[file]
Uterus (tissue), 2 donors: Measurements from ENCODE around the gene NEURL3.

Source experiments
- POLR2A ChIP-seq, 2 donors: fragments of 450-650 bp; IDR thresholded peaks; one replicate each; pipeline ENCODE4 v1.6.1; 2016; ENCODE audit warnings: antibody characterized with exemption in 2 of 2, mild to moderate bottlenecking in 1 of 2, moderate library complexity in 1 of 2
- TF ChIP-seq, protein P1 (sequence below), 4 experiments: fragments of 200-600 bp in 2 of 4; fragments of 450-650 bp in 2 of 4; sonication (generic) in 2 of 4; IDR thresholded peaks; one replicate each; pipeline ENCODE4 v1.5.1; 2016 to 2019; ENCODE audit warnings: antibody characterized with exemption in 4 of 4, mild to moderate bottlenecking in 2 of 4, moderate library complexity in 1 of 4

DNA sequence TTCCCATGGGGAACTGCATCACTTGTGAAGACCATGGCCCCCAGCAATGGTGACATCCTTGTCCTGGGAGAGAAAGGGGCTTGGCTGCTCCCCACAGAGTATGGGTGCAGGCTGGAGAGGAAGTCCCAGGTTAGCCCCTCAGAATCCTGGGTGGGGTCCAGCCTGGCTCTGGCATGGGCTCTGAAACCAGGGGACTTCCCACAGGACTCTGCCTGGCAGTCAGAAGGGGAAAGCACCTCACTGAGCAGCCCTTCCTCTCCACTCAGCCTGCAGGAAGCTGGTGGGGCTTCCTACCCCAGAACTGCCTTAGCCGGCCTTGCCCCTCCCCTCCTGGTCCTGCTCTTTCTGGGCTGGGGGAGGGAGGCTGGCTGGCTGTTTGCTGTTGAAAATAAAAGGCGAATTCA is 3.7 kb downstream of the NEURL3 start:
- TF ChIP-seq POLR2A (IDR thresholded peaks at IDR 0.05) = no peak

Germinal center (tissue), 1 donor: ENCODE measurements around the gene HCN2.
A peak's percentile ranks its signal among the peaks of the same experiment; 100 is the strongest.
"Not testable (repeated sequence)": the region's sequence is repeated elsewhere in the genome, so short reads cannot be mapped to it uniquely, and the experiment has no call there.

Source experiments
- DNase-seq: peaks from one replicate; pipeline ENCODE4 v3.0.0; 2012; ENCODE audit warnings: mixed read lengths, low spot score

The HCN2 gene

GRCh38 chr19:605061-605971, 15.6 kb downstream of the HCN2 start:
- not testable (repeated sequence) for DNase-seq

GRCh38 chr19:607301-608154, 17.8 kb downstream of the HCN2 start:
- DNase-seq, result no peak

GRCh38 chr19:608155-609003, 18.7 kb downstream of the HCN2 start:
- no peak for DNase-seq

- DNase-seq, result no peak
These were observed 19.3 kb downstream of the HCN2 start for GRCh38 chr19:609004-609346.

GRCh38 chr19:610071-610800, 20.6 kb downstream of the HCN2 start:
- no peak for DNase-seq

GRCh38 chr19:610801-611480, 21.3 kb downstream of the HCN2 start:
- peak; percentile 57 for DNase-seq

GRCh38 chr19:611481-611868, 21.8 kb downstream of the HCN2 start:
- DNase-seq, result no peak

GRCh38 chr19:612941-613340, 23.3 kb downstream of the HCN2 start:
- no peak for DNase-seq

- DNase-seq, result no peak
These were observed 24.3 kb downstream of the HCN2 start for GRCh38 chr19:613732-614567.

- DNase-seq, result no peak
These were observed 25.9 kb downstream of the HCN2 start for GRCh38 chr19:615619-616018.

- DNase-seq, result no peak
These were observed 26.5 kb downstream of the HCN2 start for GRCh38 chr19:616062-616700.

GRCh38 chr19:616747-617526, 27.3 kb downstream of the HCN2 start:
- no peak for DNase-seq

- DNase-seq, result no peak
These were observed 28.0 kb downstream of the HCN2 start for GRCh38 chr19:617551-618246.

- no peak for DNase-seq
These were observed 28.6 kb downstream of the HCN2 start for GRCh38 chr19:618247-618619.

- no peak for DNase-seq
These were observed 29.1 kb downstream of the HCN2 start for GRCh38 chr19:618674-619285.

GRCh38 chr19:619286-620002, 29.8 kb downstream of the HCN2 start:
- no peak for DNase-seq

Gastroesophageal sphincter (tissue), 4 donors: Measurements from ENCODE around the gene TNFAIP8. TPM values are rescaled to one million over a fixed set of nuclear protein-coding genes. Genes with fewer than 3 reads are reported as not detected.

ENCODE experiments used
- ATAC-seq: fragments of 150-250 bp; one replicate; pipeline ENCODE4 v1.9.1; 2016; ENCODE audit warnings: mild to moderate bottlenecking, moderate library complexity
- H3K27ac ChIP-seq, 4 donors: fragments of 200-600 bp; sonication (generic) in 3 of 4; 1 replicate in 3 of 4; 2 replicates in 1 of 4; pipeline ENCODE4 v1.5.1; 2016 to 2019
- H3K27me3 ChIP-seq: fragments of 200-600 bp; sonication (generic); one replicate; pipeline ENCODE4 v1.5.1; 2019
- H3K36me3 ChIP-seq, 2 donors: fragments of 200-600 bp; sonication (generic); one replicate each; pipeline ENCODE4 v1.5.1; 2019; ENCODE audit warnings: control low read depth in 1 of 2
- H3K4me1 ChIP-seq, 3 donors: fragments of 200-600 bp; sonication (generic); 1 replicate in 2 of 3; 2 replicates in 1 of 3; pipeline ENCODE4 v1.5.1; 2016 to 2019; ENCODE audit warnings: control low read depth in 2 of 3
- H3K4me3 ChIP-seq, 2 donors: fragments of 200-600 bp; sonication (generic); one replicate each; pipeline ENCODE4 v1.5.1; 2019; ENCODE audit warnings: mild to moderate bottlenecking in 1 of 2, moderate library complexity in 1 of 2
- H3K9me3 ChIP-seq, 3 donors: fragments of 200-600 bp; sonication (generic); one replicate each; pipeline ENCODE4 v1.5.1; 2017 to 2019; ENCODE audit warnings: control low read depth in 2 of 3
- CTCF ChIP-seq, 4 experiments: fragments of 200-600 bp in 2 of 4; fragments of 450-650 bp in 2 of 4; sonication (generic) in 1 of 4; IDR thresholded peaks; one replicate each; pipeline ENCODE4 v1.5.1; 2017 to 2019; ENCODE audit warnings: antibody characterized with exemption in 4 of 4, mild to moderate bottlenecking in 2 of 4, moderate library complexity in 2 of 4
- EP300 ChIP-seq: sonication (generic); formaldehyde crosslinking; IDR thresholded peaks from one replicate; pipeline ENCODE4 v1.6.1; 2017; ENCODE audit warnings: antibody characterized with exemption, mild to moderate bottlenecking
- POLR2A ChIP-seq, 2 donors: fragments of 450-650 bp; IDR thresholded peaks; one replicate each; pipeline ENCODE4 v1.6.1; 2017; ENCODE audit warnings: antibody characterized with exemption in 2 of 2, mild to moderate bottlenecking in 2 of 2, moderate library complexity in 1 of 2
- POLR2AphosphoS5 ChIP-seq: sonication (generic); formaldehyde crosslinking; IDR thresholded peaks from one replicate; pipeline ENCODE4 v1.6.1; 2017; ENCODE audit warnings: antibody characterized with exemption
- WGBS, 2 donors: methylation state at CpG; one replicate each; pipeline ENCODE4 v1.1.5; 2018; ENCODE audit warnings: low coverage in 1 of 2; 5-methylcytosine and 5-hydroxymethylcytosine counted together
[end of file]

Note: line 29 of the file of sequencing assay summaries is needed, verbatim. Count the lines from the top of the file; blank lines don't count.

- DNase-seq, result no peak